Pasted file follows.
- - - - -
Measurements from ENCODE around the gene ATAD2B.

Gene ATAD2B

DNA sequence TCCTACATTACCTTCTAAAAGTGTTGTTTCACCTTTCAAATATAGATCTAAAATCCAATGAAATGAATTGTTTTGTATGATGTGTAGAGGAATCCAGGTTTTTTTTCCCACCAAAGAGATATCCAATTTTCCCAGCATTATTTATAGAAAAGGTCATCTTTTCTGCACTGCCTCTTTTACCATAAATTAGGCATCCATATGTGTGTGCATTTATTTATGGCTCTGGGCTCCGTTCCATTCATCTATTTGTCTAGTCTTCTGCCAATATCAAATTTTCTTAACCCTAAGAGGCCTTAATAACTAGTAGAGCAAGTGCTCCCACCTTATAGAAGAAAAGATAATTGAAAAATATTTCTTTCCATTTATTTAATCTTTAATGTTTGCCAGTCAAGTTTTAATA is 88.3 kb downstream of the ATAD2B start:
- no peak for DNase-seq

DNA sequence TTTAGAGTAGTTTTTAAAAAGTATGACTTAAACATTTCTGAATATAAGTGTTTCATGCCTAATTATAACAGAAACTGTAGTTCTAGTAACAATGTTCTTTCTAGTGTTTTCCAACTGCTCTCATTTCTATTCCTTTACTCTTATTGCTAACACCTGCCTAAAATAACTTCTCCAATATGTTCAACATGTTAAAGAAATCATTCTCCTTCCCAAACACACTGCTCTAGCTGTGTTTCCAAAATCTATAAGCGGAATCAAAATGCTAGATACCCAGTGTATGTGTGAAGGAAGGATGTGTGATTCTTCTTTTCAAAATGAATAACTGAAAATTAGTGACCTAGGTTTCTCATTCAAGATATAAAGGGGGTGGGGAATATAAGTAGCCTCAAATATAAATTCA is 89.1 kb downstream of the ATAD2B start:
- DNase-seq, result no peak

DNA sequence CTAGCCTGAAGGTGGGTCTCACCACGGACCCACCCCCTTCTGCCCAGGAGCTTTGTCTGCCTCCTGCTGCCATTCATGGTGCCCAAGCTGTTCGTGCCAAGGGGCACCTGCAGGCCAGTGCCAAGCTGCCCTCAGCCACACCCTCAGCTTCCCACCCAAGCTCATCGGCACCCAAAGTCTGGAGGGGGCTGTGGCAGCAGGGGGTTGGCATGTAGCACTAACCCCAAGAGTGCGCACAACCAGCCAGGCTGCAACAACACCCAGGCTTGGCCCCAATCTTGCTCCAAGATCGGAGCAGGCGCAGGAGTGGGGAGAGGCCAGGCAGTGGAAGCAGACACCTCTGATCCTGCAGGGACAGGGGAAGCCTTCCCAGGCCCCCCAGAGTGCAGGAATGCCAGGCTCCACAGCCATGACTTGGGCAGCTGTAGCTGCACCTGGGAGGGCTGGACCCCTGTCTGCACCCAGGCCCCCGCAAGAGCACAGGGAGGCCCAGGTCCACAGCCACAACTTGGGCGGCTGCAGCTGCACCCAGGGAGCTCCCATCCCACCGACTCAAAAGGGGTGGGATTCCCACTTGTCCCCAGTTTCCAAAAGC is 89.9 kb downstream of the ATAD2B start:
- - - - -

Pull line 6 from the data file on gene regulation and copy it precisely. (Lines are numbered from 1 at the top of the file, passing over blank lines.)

- DNase-seq, result no peak